SOUL Magazine was the principal publication of SOUL Publications, Inc., a Los Angeles-based enterprise founded by Regina and Ken Jones
in 1966. Initially established to engender greater visibility for Black artists in the music industry,
SOUL ultimately provided a space for critical engagement with Black artistic expression as well as social issues. The collection
includes newspaper and magazine issues, research and clipping files on artists and public figures, audio cassettes of interviews
and performances, photographs, and administrative files.
SOUL Publications was established in 1966 in Los Angeles by Regina and Ken Jones. The impetus for SOUL was the Watts Riots, which inspired local newsman Ken Jones to develop a vehicle for documenting and expressing the African
American perspective in a self-representative way. Equipped with his vision and the industrious drive of his wife, Regina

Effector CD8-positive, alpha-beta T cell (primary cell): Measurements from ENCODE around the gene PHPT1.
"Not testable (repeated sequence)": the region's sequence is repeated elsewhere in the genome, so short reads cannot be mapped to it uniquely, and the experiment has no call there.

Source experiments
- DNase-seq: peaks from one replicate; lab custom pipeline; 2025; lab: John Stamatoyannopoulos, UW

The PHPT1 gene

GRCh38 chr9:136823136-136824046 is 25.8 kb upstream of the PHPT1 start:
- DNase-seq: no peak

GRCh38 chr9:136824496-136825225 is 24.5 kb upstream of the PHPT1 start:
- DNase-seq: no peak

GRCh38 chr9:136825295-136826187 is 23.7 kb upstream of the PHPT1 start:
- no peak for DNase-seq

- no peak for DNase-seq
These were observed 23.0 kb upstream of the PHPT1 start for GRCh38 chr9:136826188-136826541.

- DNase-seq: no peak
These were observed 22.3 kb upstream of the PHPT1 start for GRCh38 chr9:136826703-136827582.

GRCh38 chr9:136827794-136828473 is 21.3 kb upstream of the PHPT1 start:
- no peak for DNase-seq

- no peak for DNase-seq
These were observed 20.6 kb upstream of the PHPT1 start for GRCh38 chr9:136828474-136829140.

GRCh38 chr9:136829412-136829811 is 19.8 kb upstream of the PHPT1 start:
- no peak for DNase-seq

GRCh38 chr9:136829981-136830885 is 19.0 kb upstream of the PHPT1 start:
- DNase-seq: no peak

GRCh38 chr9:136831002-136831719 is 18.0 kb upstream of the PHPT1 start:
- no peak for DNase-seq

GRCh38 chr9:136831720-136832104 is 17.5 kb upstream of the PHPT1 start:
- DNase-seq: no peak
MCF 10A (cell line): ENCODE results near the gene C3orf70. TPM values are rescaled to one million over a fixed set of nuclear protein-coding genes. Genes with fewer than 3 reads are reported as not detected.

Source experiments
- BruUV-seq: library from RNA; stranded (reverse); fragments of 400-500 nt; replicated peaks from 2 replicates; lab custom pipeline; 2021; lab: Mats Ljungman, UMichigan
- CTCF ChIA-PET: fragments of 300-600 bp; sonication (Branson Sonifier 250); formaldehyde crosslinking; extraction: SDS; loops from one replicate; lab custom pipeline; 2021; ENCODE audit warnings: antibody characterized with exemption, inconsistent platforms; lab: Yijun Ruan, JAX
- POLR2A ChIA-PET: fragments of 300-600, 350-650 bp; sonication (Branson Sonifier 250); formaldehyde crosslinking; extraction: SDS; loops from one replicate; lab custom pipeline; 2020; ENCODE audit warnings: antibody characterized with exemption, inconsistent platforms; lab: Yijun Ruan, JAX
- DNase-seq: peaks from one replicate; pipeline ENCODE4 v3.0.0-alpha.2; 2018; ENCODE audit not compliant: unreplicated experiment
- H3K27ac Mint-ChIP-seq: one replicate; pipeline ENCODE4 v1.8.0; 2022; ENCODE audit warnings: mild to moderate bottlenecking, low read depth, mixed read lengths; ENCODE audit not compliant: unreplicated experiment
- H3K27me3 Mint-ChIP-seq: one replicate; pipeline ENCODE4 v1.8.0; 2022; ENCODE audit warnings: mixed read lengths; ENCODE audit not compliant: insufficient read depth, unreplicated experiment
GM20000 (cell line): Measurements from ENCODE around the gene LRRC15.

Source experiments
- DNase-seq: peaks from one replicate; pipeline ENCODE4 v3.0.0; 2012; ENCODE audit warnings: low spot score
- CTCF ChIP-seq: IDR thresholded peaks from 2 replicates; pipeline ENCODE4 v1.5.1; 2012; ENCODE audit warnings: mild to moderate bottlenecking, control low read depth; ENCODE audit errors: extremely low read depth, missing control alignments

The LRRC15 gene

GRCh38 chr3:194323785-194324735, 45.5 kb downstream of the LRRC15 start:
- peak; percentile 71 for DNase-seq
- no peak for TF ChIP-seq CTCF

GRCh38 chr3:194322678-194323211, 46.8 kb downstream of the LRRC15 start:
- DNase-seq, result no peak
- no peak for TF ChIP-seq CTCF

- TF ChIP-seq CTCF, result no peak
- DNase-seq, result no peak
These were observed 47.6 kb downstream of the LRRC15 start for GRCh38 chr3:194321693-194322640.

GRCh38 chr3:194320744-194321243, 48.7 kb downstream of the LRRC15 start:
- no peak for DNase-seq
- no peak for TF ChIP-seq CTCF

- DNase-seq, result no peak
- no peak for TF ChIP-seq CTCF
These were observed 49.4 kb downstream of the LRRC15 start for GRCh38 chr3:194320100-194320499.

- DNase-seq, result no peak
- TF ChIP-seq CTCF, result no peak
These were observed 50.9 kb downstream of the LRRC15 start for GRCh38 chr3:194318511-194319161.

Jones, the company initially focused on providing promotion and recognition for Black musicians, who received scant publicity
at that time. Its publications grew to include other aspects of Black cultural production, including film, television, literature,
and the visual arts.
70 document boxes (35 linear feet)
1 oversize box
Property rights to the physical object belong to the UCLA Library,
Performing Arts Special Collections. Literary rights, including copyright,
are retained by the creators and their heirs. It is the responsibility of
the researcher to determine who holds the copyright and pursue the
copyright owner or his or her heir for permission to publish where The UC
Regents do not hold the copyright.
COLLECTION STORED OFF-SITE AT SRLF: Open for research. Advance notice required for access. Contact the UCLA Library, Performing
Arts Special Collections Reference Desk for paging information.